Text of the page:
Global phylogeography of the leatherback turtle ( Dermochelys coriacea )

  • Dutton P
  • Bowen B
  • Owens D
 et al. 
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Abstract

See, stats, and : https : / / www . researchgate . net / publication / 228594831 Phylogeography (Dermochelys) Article DOI : 10 . 1017 / S0952836999007116 CITATIONS 123 READS 436 5 , including : Brian University 241 , 618 SEE Ana . Barragán Comisión 4 SEE All - text , letting . Available : Brian Retrieved : 10 Abstract Analyses of mitochondrial (mt) DNA control region sequences from 175 leatherback turtles Dermochelys coriacea from 10 nesting colonies revealed shallow phylogenetic structuring of maternal lineages on a global scale . Eleven haplotypes were observed , and mean estimated sequence divergence , p = 0 . 00581 , is much lower than the deepest nodes reported in global mtDNA surveys of the green turtle Chelonia mydas , loggerhead Caretta caretta , and ridley turtles Lepidochelys spp . The leatherback turtle is the product of an evolutionary trajectory originating at least 100 million years ago , yet the intraspeci®c phylogeny recorded in mitochondrial lineages may trace back less than 900 000 years . The gene genealogy and global distribution of mtDNA haplotypes indicate that leatherbacks may have radiated from a narrow refugium , possibly in the Indian±Paci®c during the early Pleistocene glaciation . Analysis of haplotype frequencies revealed that nesting populations are strongly subdivided globally (F ST = 0 . 415) , and within ocean basins (F ST = 0 . 203±0 . 253) , despite the leatherback ' s highly migratory nature . Within the Atlantic signi®cant differences in haplotype frequency distributions and Nm values < 2 are observed in pairwise comparisons between St . Croix (U . S . Virgin Islands) and mainland Caribbean populations , and between Trinidad and the same mainland populations . These ®ndings provisionally support the natal homing hypothesis for leatherback turtles , although several proximal nesting populations were indistinguishable , suggesting recent colonization or less precise natal homing behaviour than documented for other marine turtle species . The evidence of natal homing , manifested on ecological time scales , may be erased in some populations by rapid rookery turnover resulting from climatic ¯uctuation and the ephemeral nature of nesting habitat on a geological time scale . The evolutionary effective population size (N e) is estimated from mtDNA data to be between 45 000 and 60 000 , a value that exceeds current global census estimates of 26 000 to 43 000 adult females .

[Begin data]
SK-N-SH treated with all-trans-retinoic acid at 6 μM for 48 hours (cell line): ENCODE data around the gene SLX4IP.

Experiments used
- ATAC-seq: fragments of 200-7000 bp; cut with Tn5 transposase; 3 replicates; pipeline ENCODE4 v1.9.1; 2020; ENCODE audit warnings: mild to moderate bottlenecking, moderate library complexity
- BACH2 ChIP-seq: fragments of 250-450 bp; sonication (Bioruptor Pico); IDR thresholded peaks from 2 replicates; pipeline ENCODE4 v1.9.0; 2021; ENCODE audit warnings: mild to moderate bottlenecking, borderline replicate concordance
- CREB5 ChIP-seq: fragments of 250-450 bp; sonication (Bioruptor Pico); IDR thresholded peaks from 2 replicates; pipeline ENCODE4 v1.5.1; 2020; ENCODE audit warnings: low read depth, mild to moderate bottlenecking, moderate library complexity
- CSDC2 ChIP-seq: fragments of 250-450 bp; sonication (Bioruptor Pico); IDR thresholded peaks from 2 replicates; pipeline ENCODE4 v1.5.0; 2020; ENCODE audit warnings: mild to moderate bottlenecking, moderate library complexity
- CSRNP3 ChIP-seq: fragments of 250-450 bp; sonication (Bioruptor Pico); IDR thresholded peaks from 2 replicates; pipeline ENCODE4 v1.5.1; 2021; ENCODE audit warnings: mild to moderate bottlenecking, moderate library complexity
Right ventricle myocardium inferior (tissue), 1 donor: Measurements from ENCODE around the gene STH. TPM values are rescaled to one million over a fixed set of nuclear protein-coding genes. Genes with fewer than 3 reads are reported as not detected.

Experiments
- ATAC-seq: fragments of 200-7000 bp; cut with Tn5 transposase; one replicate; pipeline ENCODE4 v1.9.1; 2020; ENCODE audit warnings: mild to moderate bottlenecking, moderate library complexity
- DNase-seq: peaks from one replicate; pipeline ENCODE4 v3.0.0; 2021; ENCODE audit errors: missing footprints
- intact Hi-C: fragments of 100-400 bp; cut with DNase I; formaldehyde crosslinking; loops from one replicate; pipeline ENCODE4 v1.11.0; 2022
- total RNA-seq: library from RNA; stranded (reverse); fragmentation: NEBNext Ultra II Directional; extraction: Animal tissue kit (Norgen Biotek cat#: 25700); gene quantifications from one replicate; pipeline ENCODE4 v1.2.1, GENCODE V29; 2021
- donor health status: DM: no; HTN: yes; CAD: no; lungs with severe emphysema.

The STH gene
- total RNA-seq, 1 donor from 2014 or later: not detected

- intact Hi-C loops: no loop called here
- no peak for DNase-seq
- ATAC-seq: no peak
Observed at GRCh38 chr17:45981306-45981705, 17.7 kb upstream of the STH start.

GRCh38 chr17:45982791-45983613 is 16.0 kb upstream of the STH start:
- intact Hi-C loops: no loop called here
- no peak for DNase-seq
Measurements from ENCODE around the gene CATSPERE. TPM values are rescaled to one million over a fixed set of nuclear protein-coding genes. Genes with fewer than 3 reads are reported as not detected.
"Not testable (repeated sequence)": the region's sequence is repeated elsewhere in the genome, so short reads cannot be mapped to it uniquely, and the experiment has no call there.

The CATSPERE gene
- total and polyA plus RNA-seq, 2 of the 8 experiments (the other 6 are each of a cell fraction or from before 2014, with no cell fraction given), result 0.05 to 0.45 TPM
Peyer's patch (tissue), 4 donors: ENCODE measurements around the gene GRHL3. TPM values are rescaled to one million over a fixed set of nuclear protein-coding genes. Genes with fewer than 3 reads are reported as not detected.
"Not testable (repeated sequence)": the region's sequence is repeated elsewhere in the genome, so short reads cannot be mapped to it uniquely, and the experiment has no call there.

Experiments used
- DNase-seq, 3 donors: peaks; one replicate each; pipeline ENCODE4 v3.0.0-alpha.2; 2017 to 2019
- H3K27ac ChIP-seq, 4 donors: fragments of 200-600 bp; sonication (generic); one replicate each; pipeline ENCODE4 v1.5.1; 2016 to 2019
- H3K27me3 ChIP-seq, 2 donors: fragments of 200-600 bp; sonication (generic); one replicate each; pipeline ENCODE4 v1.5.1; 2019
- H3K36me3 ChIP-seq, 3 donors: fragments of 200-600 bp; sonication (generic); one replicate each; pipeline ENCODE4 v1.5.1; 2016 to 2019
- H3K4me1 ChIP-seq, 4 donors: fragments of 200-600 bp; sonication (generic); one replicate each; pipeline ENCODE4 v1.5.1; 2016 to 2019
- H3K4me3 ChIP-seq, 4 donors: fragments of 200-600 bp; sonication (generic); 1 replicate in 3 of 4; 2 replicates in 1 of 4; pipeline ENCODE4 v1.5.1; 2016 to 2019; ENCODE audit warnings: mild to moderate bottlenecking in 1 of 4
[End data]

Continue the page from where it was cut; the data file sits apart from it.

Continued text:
Author-supplied keywords

  • conservation genetics
  • leatherback turtles
  • mitochondrial DNA
  • natal homing
  • phylogeography

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Authors

  • Peter H Dutton

  • Brian W Bowen

  • David W Owens

  • Ana Barragan

  • Scott K Davis

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